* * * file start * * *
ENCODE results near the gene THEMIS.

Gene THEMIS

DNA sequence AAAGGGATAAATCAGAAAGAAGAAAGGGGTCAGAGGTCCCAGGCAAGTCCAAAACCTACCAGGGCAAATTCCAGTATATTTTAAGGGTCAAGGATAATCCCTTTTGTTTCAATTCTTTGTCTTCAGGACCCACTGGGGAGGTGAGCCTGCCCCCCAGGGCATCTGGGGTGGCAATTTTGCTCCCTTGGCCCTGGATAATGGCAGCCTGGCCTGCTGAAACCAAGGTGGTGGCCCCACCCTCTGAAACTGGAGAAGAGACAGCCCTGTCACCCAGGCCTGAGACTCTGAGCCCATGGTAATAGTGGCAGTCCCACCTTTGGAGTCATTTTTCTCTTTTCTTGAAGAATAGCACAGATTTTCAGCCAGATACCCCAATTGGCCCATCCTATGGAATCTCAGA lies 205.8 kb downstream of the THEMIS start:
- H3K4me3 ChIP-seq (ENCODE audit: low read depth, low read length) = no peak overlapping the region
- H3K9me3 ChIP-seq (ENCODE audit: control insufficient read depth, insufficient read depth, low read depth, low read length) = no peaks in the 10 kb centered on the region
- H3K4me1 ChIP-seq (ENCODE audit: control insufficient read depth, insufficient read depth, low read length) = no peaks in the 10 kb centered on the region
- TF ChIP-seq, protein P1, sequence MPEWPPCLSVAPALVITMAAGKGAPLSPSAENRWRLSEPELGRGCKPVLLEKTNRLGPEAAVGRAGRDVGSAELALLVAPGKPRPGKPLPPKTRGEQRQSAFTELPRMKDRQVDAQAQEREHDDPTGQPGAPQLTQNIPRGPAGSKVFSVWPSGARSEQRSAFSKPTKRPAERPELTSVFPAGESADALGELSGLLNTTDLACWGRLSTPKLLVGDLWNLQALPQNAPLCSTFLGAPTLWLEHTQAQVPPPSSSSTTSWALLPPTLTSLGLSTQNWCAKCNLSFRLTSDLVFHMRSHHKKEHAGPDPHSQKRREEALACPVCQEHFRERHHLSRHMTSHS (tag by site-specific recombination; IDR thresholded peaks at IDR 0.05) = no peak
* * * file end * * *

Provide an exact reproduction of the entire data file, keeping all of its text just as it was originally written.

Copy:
ENCODE results near the gene THEMIS.

Gene THEMIS

DNA sequence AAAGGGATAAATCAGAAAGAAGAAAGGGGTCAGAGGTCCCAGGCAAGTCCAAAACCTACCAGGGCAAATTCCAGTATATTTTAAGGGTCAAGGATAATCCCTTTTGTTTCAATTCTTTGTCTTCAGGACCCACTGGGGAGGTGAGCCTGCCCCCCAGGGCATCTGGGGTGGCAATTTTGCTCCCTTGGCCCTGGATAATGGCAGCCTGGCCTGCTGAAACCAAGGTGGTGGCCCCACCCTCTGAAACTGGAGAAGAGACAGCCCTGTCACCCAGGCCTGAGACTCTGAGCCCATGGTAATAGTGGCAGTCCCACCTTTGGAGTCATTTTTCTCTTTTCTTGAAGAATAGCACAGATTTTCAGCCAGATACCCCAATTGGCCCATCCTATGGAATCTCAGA lies 205.8 kb downstream of the THEMIS start:
- H3K4me3 ChIP-seq (ENCODE audit: low read depth, low read length) = no peak overlapping the region
- H3K9me3 ChIP-seq (ENCODE audit: control insufficient read depth, insufficient read depth, low read depth, low read length) = no peaks in the 10 kb centered on the region
- H3K4me1 ChIP-seq (ENCODE audit: control insufficient read depth, insufficient read depth, low read length) = no peaks in the 10 kb centered on the region
- TF ChIP-seq, protein P1, sequence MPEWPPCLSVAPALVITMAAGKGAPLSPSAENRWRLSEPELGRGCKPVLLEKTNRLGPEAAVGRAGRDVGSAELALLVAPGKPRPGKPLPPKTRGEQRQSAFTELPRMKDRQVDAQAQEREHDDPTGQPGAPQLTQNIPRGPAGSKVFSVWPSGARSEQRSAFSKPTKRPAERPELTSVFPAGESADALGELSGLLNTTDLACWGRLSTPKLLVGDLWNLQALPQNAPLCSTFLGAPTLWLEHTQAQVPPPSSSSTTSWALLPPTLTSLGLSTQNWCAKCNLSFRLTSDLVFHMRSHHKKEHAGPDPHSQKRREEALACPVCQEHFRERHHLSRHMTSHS (tag by site-specific recombination; IDR thresholded peaks at IDR 0.05) = no peak